Immersive storytelling is not just another a fancy buzzword. It’s a great tool filmmakers, journalists, artists and producers use to engage audiences through a captivating, first person interactive experience online and share their messages and stories with the users.
On October 16, the Pride Collaborative presented “StoriesLab,” a day long interactive exploration into immersive storytelling with presentations from those who already learned how to master it.
What is immersive storytelling?
Glenn McClann, creator of “The Wyr Deception”, explained what immersive storytelling is not. He said it’s not just a cross-platform media or simply interactive content on social media, rather it’s an online compelling experience, which places the user as part of the story. According to McClann, the idea itself is not new, what is new, is the technology and web environment allowing immersive storytelling. New programing tools such as HTML5, Flash or D3.js for example, along with web abilities such as high quality file compressing and a faster upload speed, allow storytellers to incorporate high quality images, sounds, videos, games, and other elements in their work and to draw the audience into their online worlds.
Succeeding in creating such experience is not an easy task and it is not for everyone. While McClann did say immersive storytelling is unique and limitless, he also said it is often expensive, many times misunderstood and demands technological literacy. Therefore, creators should always ask: is immersive storytelling the right way to tell your story? And if it is, how immersive does it need to be?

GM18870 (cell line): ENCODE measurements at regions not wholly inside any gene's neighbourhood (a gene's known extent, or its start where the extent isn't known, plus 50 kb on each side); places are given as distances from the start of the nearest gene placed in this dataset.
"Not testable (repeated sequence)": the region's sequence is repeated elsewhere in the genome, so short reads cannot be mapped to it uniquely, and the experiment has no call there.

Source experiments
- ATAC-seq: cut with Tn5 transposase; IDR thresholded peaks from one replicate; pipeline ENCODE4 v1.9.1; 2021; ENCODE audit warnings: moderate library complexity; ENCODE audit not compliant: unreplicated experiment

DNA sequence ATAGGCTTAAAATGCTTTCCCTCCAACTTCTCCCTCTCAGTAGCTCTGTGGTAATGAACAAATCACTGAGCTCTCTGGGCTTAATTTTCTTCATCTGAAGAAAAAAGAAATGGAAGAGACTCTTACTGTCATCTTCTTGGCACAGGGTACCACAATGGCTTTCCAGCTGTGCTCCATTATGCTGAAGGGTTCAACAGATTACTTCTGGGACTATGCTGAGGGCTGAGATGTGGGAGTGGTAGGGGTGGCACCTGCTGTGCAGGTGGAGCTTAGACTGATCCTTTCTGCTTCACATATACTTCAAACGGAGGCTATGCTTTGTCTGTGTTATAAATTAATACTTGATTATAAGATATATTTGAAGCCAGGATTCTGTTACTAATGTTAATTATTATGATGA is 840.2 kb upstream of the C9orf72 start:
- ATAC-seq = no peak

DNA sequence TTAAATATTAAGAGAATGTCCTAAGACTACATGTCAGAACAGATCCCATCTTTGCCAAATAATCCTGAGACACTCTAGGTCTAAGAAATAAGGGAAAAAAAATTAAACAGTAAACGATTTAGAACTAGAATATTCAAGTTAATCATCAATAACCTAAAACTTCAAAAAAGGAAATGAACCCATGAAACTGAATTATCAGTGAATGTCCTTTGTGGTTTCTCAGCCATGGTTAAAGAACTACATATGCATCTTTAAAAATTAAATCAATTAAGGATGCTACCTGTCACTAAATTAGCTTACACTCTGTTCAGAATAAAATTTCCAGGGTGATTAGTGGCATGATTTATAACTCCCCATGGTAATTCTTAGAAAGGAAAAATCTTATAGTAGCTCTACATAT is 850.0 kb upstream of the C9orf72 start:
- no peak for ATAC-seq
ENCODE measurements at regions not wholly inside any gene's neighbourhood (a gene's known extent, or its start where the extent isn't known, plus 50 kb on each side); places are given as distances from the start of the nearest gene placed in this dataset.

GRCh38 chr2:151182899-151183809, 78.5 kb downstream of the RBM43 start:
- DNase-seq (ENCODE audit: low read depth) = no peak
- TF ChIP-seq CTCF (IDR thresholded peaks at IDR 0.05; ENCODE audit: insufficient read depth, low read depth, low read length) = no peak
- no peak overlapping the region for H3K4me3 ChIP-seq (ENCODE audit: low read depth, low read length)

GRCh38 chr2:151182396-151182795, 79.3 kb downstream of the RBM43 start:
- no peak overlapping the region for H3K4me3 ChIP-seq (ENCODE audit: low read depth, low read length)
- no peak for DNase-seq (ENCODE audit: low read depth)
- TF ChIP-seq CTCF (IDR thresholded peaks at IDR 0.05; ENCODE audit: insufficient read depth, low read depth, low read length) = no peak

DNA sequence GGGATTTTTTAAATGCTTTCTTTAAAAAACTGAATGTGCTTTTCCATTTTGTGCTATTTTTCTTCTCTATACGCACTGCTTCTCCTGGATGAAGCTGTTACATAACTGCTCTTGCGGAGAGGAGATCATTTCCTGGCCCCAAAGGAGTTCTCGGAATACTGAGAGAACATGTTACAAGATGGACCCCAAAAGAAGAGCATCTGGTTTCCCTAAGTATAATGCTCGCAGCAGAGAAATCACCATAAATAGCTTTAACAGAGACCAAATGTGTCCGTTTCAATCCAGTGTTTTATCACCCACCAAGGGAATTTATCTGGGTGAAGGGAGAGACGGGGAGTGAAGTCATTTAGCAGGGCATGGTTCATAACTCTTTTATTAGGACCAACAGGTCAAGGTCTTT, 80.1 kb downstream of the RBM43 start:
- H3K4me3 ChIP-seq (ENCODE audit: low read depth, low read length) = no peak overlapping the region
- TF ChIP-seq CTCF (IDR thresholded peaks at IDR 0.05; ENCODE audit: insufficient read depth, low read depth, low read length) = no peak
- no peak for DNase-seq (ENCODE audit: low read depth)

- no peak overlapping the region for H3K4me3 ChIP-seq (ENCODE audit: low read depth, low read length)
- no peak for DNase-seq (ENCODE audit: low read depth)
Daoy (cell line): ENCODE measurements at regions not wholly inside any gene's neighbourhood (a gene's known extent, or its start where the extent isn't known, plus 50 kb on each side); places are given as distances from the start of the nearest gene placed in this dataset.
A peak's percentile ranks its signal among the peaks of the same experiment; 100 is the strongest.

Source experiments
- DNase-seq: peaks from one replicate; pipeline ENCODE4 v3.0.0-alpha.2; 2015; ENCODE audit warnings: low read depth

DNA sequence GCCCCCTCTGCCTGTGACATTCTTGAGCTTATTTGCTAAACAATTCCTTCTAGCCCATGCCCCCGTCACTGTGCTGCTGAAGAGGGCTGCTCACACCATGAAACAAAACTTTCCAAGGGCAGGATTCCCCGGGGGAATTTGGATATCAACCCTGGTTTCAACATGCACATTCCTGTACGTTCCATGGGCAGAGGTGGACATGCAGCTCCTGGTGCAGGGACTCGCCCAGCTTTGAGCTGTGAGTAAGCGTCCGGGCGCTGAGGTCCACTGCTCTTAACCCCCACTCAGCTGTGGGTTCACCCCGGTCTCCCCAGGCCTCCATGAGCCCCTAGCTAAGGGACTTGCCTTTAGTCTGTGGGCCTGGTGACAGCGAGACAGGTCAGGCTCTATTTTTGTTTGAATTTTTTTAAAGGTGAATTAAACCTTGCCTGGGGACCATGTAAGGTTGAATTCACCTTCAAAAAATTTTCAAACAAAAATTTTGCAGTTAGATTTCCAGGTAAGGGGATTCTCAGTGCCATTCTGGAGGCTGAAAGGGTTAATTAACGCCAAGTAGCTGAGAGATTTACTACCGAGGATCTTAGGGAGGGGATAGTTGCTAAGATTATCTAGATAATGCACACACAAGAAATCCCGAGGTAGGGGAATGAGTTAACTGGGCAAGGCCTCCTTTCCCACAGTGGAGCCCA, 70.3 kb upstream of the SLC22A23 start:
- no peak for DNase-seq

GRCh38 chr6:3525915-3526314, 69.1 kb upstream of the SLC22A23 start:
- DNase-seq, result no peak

Where can we find immersive storytelling?
There are some great examples for immersive storytelling such as The New York Time’s “Snow Fall”, the Guardian’s “Firestorm” and interactive documentaries like “Hollow” and “Last Hijack”. All use different elements such as full screen videos and images, music, interviews, text, social media, animation and maps.
Jack Price, who is responsible for “Unknown Spring” and the “The Invisible Season”, said he hopes that by sharing the stories of the victims of the 2011 tsunami and the Fukushima Daiichi Nuclear Power Station meltdown in Odeka, Japan, he will help bring global awareness to the survivors’ situations and awareness to the risks of nuclear energy. While “Unknown Spring” is more of a documentation of the disaster area, “The Invisible Season” is more personal, showcasing testimonies of residents alongside a timeline of events and a map showing radiation levels. Price has been working on these projects for over four years. He said his next goal is to use immersive media to help the community by rebranding it as a beautiful countryside with strong and able residents who have history, culture and future, rather than a wasteland and the people as victims.
Immersive storytelling requires knowledge of new technologies and tools, which might be a deterrent for newcomers. Mike Knowlton, co-founder of Storycode and Murmur, said creators should not fear. As you attempt to go deeper into creating an immersive experience, try to think like a programmer. This means thinking about how the technology can help in telling the story, both the new capacity and the limitations. This requires some tech-savviness, but as Knowlton explained, there are free tools and tutorial for almost everything online. Good places to check would be tutorialspoint.com, which offers many web development and programming manuals.Interlude and Racontr are companies that developed web apps to create immersive media products online and have explanations on how to use on their platforms.
As immersive storytelling becomes more common, it expands into different fields such as film, documentaries, advertising and public media. It could spell new opportunities for media impact as the format engages audiences with new experiences and narratives.